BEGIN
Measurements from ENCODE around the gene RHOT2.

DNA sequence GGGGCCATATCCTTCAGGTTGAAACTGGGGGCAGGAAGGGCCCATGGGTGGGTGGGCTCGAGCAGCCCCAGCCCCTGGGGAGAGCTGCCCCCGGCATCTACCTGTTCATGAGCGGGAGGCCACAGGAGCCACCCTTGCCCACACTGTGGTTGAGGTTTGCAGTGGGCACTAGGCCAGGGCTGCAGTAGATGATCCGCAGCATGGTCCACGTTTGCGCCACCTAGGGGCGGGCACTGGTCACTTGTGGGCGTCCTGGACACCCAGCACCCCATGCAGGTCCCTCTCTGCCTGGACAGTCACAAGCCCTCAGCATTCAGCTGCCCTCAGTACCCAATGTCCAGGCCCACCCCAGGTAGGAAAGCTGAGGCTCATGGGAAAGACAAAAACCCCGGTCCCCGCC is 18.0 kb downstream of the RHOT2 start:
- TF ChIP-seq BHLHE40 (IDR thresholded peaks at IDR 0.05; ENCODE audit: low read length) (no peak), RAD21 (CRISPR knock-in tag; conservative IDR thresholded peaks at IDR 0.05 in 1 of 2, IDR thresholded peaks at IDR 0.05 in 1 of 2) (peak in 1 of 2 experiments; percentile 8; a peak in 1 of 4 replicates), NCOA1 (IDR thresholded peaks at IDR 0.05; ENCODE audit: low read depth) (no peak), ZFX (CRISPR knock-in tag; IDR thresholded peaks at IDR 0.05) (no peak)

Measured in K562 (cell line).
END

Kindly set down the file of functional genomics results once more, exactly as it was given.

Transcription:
Measurements from ENCODE around the gene RHOT2.

DNA sequence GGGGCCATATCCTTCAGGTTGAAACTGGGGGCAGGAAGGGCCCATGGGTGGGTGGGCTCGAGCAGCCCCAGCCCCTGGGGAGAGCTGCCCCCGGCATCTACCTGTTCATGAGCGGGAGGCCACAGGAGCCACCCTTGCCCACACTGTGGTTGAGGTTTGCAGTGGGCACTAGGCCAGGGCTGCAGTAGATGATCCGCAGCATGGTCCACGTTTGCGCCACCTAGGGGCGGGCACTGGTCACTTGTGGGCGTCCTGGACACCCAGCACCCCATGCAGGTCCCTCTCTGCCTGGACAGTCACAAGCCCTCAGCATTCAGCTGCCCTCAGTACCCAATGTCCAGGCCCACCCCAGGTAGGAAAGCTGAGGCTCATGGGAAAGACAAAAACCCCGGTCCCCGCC is 18.0 kb downstream of the RHOT2 start:
- TF ChIP-seq BHLHE40 (IDR thresholded peaks at IDR 0.05; ENCODE audit: low read length) (no peak), RAD21 (CRISPR knock-in tag; conservative IDR thresholded peaks at IDR 0.05 in 1 of 2, IDR thresholded peaks at IDR 0.05 in 1 of 2) (peak in 1 of 2 experiments; percentile 8; a peak in 1 of 4 replicates), NCOA1 (IDR thresholded peaks at IDR 0.05; ENCODE audit: low read depth) (no peak), ZFX (CRISPR knock-in tag; IDR thresholded peaks at IDR 0.05) (no peak)

Measured in K562 (cell line).